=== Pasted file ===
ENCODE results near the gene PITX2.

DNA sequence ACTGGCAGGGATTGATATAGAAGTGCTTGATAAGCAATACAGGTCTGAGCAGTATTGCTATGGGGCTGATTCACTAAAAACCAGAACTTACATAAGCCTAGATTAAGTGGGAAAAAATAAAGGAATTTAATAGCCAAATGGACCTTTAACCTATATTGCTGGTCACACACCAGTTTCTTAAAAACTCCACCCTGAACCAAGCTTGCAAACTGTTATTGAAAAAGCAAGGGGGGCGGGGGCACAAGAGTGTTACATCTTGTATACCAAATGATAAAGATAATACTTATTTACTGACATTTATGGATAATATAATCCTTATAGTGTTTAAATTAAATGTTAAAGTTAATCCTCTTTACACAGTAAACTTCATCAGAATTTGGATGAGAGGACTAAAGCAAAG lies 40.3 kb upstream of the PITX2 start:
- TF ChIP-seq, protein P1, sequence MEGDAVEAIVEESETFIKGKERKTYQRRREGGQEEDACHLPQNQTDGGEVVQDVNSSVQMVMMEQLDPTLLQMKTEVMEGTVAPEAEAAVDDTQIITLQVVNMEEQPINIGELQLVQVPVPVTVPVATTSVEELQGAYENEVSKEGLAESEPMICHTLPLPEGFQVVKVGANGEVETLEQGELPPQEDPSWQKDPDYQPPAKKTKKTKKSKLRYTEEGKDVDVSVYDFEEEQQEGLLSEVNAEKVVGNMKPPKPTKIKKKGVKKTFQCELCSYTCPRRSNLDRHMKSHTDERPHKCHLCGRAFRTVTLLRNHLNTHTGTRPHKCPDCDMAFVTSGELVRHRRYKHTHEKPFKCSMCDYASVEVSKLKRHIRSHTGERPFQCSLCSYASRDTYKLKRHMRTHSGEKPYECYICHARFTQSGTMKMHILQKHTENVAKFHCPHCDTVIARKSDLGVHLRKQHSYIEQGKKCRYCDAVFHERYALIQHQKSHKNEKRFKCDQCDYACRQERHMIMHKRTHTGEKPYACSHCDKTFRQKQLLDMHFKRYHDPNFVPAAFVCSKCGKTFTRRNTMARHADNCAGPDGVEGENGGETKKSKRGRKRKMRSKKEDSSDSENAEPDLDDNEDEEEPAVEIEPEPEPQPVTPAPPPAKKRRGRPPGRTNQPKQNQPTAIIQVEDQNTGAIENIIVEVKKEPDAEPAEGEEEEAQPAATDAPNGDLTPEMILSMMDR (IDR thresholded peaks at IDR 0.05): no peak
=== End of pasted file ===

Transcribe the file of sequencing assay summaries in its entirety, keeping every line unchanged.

ENCODE results near the gene PITX2.

DNA sequence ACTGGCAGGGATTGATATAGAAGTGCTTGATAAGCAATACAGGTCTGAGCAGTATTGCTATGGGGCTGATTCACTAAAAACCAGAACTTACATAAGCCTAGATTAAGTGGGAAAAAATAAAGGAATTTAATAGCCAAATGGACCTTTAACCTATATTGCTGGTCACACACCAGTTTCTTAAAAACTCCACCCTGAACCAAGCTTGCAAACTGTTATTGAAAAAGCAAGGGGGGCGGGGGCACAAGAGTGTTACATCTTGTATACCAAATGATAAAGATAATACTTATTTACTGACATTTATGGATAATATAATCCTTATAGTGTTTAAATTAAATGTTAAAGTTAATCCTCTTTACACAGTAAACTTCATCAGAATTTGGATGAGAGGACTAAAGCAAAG lies 40.3 kb upstream of the PITX2 start:
- TF ChIP-seq, protein P1, sequence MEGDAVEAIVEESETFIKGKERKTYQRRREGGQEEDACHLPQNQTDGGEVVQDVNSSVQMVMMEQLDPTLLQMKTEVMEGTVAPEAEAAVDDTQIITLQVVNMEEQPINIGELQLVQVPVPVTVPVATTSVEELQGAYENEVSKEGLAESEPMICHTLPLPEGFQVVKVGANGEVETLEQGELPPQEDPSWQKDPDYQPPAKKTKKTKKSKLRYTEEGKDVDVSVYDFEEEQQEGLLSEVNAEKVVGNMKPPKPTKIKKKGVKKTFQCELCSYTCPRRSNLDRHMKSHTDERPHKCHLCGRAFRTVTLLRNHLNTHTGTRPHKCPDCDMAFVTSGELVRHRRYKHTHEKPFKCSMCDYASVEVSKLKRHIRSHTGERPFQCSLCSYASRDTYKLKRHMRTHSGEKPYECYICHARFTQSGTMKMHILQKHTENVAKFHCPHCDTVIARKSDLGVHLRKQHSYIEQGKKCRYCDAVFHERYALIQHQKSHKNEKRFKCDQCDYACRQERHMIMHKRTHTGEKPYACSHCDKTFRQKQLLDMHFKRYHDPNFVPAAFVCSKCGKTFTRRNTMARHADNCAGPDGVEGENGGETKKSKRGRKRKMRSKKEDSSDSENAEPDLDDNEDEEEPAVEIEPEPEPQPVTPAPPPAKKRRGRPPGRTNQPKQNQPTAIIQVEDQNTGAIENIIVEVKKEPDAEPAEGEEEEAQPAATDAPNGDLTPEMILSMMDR (IDR thresholded peaks at IDR 0.05): no peak